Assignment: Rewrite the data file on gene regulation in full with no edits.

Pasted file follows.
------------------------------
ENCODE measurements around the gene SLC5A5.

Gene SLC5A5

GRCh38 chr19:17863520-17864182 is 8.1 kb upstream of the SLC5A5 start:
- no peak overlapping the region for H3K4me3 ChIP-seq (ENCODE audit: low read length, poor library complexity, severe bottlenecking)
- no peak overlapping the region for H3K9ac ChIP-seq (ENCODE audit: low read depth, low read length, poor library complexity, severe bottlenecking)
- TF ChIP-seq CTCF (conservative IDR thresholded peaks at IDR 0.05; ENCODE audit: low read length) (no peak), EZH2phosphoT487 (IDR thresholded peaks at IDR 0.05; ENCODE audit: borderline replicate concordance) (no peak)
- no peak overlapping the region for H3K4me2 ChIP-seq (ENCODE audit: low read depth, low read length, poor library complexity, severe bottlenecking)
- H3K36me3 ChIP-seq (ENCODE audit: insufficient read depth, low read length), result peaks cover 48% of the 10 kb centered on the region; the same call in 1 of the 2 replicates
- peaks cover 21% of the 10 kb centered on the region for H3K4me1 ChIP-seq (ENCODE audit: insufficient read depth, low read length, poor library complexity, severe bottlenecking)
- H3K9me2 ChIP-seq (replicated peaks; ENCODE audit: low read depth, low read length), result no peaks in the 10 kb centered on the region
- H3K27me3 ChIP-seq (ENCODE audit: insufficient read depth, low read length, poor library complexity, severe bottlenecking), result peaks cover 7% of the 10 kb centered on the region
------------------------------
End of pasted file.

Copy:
ENCODE measurements around the gene SLC5A5.

Gene SLC5A5

GRCh38 chr19:17863520-17864182 is 8.1 kb upstream of the SLC5A5 start:
- no peak overlapping the region for H3K4me3 ChIP-seq (ENCODE audit: low read length, poor library complexity, severe bottlenecking)
- no peak overlapping the region for H3K9ac ChIP-seq (ENCODE audit: low read depth, low read length, poor library complexity, severe bottlenecking)
- TF ChIP-seq CTCF (conservative IDR thresholded peaks at IDR 0.05; ENCODE audit: low read length) (no peak), EZH2phosphoT487 (IDR thresholded peaks at IDR 0.05; ENCODE audit: borderline replicate concordance) (no peak)
- no peak overlapping the region for H3K4me2 ChIP-seq (ENCODE audit: low read depth, low read length, poor library complexity, severe bottlenecking)
- H3K36me3 ChIP-seq (ENCODE audit: insufficient read depth, low read length), result peaks cover 48% of the 10 kb centered on the region; the same call in 1 of the 2 replicates
- peaks cover 21% of the 10 kb centered on the region for H3K4me1 ChIP-seq (ENCODE audit: insufficient read depth, low read length, poor library complexity, severe bottlenecking)
- H3K9me2 ChIP-seq (replicated peaks; ENCODE audit: low read depth, low read length), result no peaks in the 10 kb centered on the region
- H3K27me3 ChIP-seq (ENCODE audit: insufficient read depth, low read length, poor library complexity, severe bottlenecking), result peaks cover 7% of the 10 kb centered on the region